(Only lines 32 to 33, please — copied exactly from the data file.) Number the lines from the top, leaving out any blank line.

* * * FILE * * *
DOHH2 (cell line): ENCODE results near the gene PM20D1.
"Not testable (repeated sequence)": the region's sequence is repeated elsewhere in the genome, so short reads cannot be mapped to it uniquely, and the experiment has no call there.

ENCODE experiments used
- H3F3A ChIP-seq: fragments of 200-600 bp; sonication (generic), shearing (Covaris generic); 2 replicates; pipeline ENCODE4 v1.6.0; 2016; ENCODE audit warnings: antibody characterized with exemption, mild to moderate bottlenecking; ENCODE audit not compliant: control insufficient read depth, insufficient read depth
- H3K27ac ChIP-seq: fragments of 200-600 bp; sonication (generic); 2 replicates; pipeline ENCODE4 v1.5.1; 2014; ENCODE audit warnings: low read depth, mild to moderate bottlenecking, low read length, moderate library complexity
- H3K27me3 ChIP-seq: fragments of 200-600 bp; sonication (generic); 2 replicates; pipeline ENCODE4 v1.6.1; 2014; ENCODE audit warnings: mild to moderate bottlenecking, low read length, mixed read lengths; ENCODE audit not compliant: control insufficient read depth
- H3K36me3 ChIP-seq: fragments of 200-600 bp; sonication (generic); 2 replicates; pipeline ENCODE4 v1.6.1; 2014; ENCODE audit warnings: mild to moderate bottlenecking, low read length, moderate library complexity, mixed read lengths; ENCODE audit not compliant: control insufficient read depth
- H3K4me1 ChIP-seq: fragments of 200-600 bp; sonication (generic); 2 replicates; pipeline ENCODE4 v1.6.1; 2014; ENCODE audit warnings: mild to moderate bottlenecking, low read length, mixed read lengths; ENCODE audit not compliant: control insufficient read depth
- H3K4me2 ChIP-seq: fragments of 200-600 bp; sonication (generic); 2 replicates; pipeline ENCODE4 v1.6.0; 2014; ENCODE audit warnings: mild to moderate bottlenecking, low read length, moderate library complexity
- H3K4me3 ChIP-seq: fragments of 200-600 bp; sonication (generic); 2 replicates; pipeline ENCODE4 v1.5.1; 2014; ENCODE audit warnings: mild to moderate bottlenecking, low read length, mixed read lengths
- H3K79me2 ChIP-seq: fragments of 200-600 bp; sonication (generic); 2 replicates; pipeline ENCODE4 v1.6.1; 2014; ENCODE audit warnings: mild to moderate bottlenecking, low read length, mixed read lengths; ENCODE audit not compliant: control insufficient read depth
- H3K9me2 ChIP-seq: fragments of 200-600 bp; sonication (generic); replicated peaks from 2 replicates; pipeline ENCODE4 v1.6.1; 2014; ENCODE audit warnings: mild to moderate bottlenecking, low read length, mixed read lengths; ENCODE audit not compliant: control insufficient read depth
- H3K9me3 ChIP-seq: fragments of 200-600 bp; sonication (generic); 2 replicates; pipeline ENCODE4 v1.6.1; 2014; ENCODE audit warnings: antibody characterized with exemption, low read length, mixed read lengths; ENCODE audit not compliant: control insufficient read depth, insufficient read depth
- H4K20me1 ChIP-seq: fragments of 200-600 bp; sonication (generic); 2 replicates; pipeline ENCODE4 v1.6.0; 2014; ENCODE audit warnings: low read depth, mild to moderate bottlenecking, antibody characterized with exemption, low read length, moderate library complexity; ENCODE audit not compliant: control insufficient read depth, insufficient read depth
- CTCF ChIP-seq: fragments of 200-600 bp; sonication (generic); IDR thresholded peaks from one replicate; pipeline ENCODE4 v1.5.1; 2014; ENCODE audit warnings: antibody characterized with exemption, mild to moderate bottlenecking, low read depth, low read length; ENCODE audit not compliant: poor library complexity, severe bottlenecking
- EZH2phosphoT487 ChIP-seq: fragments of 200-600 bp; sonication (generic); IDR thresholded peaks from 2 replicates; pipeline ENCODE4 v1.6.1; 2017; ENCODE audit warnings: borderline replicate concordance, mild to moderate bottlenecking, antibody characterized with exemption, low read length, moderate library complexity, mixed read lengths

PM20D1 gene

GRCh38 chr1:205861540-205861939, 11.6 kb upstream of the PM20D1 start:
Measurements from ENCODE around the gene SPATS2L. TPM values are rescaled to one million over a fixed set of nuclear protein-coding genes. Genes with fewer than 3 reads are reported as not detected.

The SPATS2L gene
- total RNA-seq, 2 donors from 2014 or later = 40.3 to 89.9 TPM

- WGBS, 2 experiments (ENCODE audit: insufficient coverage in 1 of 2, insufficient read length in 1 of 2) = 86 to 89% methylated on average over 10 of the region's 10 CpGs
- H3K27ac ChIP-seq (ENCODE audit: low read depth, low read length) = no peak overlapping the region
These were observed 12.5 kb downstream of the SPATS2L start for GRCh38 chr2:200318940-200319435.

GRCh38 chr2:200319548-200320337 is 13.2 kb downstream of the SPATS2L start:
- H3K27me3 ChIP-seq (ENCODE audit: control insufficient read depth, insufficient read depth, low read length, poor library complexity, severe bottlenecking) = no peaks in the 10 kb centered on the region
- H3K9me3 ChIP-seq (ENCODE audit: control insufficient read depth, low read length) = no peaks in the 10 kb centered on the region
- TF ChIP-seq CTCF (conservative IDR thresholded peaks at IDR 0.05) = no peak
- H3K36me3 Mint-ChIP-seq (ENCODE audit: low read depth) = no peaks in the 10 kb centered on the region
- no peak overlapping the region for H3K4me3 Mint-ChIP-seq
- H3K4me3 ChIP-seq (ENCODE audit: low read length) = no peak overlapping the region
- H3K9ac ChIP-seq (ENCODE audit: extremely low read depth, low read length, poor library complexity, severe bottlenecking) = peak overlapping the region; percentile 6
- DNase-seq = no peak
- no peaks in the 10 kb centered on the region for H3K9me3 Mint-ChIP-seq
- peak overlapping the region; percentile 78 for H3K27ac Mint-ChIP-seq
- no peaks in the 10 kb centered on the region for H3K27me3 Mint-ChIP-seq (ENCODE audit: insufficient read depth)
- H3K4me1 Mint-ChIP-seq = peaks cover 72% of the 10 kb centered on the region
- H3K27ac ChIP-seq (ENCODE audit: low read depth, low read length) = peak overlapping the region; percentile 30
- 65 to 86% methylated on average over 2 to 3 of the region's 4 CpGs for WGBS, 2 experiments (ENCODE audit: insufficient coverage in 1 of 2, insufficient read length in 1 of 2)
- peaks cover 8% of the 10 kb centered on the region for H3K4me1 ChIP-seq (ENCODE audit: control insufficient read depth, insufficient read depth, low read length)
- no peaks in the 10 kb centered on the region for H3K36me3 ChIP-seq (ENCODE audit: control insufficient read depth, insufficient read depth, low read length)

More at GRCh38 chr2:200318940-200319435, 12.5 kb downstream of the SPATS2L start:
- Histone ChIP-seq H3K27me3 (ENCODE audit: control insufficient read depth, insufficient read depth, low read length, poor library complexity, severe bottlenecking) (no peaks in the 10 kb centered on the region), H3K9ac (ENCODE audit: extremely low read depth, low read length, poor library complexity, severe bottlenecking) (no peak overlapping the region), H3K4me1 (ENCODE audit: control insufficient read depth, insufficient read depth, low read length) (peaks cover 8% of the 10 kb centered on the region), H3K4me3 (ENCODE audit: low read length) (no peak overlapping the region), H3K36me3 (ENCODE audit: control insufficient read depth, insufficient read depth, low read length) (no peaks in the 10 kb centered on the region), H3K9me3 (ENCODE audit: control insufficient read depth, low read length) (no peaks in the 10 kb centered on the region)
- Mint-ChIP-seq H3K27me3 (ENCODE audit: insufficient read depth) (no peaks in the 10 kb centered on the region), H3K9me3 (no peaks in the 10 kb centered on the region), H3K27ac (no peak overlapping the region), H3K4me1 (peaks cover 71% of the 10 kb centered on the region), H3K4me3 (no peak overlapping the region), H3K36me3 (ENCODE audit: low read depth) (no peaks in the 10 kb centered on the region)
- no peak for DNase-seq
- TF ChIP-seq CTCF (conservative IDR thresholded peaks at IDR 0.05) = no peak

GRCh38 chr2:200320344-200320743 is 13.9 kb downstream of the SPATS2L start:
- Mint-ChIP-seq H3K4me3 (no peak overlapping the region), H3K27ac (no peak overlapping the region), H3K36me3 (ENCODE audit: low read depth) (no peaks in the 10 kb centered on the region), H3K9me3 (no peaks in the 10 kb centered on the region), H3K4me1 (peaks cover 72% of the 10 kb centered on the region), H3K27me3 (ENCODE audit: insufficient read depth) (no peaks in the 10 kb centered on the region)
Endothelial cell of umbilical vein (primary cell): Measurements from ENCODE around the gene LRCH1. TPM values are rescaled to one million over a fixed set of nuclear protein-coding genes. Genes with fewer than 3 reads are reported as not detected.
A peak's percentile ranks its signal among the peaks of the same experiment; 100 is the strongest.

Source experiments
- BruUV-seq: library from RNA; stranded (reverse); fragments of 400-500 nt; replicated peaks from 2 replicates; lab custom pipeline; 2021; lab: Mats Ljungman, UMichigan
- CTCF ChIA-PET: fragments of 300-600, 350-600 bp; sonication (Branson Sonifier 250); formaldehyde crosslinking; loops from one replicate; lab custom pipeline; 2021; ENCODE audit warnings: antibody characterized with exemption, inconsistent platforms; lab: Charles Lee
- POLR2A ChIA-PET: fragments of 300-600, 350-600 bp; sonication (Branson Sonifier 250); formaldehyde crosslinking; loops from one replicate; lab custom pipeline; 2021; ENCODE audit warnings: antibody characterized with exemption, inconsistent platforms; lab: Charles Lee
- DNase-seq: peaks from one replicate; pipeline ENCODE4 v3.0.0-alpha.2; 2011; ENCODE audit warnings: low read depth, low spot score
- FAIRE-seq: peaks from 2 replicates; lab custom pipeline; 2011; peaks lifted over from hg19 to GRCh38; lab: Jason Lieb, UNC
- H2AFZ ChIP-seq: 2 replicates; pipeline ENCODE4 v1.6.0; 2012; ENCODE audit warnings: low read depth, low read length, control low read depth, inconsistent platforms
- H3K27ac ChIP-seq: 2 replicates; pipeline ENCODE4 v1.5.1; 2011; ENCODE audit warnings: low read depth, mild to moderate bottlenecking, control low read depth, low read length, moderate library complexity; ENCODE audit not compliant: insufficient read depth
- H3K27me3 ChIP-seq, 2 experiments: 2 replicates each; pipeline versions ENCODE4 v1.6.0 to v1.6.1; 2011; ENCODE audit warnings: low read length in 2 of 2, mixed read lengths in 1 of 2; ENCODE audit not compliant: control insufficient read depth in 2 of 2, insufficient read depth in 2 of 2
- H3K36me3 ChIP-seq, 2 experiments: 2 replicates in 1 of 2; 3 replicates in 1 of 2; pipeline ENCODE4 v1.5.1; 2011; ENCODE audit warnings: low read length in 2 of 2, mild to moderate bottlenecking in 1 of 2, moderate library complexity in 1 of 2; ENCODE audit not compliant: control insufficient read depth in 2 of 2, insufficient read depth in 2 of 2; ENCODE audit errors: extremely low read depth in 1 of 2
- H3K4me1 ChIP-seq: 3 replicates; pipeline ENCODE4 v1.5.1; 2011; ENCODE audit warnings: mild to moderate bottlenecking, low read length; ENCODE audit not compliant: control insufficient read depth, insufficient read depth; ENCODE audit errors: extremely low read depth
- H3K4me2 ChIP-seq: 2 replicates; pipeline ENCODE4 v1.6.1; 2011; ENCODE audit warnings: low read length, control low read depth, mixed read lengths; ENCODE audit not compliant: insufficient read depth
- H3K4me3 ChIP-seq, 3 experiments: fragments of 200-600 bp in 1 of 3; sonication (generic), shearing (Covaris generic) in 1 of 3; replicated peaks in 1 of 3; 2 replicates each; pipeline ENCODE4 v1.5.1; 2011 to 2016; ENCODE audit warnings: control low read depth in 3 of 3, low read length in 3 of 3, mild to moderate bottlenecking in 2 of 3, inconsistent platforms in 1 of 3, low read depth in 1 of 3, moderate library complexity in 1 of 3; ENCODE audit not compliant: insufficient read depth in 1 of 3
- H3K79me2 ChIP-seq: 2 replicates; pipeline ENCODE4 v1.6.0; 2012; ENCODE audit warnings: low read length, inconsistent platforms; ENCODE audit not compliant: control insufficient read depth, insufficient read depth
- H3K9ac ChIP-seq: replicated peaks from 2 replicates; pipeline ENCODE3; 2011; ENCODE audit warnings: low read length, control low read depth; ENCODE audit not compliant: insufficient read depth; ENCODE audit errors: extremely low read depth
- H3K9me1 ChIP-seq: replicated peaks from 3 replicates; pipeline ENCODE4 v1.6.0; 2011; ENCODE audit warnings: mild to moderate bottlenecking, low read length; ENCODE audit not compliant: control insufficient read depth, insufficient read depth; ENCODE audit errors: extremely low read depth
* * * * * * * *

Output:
- H3K9ac ChIP-seq (ENCODE audit: extremely low read depth, low read length, poor library complexity, severe bottlenecking) = peak overlapping the region; percentile 6
- DNase-seq = no peak